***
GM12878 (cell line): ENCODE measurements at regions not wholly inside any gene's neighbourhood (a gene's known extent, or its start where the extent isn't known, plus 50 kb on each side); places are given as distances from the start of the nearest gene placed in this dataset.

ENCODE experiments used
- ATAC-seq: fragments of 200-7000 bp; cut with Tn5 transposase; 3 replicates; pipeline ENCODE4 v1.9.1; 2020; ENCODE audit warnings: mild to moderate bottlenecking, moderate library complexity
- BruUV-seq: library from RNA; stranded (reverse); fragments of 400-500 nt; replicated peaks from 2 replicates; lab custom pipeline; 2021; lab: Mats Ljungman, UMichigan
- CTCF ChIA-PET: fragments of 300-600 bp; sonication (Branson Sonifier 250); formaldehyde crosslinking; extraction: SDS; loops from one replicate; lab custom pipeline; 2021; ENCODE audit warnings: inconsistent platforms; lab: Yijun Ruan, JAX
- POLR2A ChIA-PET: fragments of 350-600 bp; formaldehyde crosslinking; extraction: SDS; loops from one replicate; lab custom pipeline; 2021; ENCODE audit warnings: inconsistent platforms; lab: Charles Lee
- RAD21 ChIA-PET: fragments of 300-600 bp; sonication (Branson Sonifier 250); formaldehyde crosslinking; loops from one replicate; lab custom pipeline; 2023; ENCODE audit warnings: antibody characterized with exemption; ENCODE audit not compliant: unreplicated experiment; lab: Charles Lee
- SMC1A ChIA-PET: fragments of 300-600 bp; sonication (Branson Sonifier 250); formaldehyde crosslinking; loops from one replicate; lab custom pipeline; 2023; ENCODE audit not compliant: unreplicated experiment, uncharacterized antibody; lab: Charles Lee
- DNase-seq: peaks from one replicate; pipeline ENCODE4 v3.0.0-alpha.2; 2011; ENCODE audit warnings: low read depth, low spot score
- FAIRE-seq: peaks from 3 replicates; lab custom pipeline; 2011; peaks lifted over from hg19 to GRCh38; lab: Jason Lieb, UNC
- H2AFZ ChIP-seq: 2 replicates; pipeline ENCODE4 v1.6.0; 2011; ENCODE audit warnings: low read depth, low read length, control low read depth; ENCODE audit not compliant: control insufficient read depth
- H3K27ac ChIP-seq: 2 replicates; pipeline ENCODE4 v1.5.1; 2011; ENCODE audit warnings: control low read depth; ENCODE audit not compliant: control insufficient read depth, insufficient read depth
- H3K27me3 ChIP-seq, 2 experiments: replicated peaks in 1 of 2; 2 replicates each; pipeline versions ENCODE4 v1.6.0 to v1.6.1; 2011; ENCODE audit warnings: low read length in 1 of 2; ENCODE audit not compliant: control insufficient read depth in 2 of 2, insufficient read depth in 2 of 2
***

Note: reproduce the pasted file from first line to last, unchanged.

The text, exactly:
GM12878 (cell line): ENCODE measurements at regions not wholly inside any gene's neighbourhood (a gene's known extent, or its start where the extent isn't known, plus 50 kb on each side); places are given as distances from the start of the nearest gene placed in this dataset.

ENCODE experiments used
- ATAC-seq: fragments of 200-7000 bp; cut with Tn5 transposase; 3 replicates; pipeline ENCODE4 v1.9.1; 2020; ENCODE audit warnings: mild to moderate bottlenecking, moderate library complexity
- BruUV-seq: library from RNA; stranded (reverse); fragments of 400-500 nt; replicated peaks from 2 replicates; lab custom pipeline; 2021; lab: Mats Ljungman, UMichigan
- CTCF ChIA-PET: fragments of 300-600 bp; sonication (Branson Sonifier 250); formaldehyde crosslinking; extraction: SDS; loops from one replicate; lab custom pipeline; 2021; ENCODE audit warnings: inconsistent platforms; lab: Yijun Ruan, JAX
- POLR2A ChIA-PET: fragments of 350-600 bp; formaldehyde crosslinking; extraction: SDS; loops from one replicate; lab custom pipeline; 2021; ENCODE audit warnings: inconsistent platforms; lab: Charles Lee
- RAD21 ChIA-PET: fragments of 300-600 bp; sonication (Branson Sonifier 250); formaldehyde crosslinking; loops from one replicate; lab custom pipeline; 2023; ENCODE audit warnings: antibody characterized with exemption; ENCODE audit not compliant: unreplicated experiment; lab: Charles Lee
- SMC1A ChIA-PET: fragments of 300-600 bp; sonication (Branson Sonifier 250); formaldehyde crosslinking; loops from one replicate; lab custom pipeline; 2023; ENCODE audit not compliant: unreplicated experiment, uncharacterized antibody; lab: Charles Lee
- DNase-seq: peaks from one replicate; pipeline ENCODE4 v3.0.0-alpha.2; 2011; ENCODE audit warnings: low read depth, low spot score
- FAIRE-seq: peaks from 3 replicates; lab custom pipeline; 2011; peaks lifted over from hg19 to GRCh38; lab: Jason Lieb, UNC
- H2AFZ ChIP-seq: 2 replicates; pipeline ENCODE4 v1.6.0; 2011; ENCODE audit warnings: low read depth, low read length, control low read depth; ENCODE audit not compliant: control insufficient read depth
- H3K27ac ChIP-seq: 2 replicates; pipeline ENCODE4 v1.5.1; 2011; ENCODE audit warnings: control low read depth; ENCODE audit not compliant: control insufficient read depth, insufficient read depth
- H3K27me3 ChIP-seq, 2 experiments: replicated peaks in 1 of 2; 2 replicates each; pipeline versions ENCODE4 v1.6.0 to v1.6.1; 2011; ENCODE audit warnings: low read length in 1 of 2; ENCODE audit not compliant: control insufficient read depth in 2 of 2, insufficient read depth in 2 of 2